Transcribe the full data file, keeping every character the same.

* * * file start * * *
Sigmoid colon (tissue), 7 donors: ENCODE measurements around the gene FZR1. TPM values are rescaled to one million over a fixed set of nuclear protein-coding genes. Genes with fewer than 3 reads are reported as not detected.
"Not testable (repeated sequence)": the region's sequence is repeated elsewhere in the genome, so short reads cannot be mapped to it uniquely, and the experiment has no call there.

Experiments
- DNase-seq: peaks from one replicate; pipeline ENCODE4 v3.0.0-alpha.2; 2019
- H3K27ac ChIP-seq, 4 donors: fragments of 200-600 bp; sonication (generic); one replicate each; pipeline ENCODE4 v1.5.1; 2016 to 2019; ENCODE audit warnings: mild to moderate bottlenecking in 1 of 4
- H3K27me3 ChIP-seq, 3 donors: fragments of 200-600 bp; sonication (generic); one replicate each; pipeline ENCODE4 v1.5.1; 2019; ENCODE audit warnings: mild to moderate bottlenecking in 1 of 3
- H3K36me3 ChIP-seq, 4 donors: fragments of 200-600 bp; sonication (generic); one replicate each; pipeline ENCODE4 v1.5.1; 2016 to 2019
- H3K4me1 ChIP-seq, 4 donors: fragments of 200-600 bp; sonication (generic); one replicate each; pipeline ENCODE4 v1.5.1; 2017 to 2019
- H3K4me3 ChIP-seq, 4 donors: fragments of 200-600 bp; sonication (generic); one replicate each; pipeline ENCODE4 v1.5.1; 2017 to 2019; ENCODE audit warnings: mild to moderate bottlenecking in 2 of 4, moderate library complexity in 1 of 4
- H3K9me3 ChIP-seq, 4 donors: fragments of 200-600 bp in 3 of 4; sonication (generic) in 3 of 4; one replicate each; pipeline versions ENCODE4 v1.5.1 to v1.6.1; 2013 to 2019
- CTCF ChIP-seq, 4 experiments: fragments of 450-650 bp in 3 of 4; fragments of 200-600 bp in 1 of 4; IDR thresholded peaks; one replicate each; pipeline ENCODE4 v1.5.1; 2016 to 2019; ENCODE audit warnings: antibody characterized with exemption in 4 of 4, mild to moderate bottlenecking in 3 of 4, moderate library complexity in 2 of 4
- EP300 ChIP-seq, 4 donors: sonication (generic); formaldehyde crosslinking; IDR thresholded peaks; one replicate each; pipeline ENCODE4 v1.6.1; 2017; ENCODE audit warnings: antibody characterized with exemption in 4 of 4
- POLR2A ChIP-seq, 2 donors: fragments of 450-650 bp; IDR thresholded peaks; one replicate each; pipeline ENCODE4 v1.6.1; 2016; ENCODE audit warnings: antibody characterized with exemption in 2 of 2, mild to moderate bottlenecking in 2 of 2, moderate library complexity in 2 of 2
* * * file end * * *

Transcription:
Sigmoid colon (tissue), 7 donors: ENCODE measurements around the gene FZR1. TPM values are rescaled to one million over a fixed set of nuclear protein-coding genes. Genes with fewer than 3 reads are reported as not detected.
"Not testable (repeated sequence)": the region's sequence is repeated elsewhere in the genome, so short reads cannot be mapped to it uniquely, and the experiment has no call there.

Experiments
- DNase-seq: peaks from one replicate; pipeline ENCODE4 v3.0.0-alpha.2; 2019
- H3K27ac ChIP-seq, 4 donors: fragments of 200-600 bp; sonication (generic); one replicate each; pipeline ENCODE4 v1.5.1; 2016 to 2019; ENCODE audit warnings: mild to moderate bottlenecking in 1 of 4
- H3K27me3 ChIP-seq, 3 donors: fragments of 200-600 bp; sonication (generic); one replicate each; pipeline ENCODE4 v1.5.1; 2019; ENCODE audit warnings: mild to moderate bottlenecking in 1 of 3
- H3K36me3 ChIP-seq, 4 donors: fragments of 200-600 bp; sonication (generic); one replicate each; pipeline ENCODE4 v1.5.1; 2016 to 2019
- H3K4me1 ChIP-seq, 4 donors: fragments of 200-600 bp; sonication (generic); one replicate each; pipeline ENCODE4 v1.5.1; 2017 to 2019
- H3K4me3 ChIP-seq, 4 donors: fragments of 200-600 bp; sonication (generic); one replicate each; pipeline ENCODE4 v1.5.1; 2017 to 2019; ENCODE audit warnings: mild to moderate bottlenecking in 2 of 4, moderate library complexity in 1 of 4
- H3K9me3 ChIP-seq, 4 donors: fragments of 200-600 bp in 3 of 4; sonication (generic) in 3 of 4; one replicate each; pipeline versions ENCODE4 v1.5.1 to v1.6.1; 2013 to 2019
- CTCF ChIP-seq, 4 experiments: fragments of 450-650 bp in 3 of 4; fragments of 200-600 bp in 1 of 4; IDR thresholded peaks; one replicate each; pipeline ENCODE4 v1.5.1; 2016 to 2019; ENCODE audit warnings: antibody characterized with exemption in 4 of 4, mild to moderate bottlenecking in 3 of 4, moderate library complexity in 2 of 4
- EP300 ChIP-seq, 4 donors: sonication (generic); formaldehyde crosslinking; IDR thresholded peaks; one replicate each; pipeline ENCODE4 v1.6.1; 2017; ENCODE audit warnings: antibody characterized with exemption in 4 of 4
- POLR2A ChIP-seq, 2 donors: fragments of 450-650 bp; IDR thresholded peaks; one replicate each; pipeline ENCODE4 v1.6.1; 2016; ENCODE audit warnings: antibody characterized with exemption in 2 of 2, mild to moderate bottlenecking in 2 of 2, moderate library complexity in 2 of 2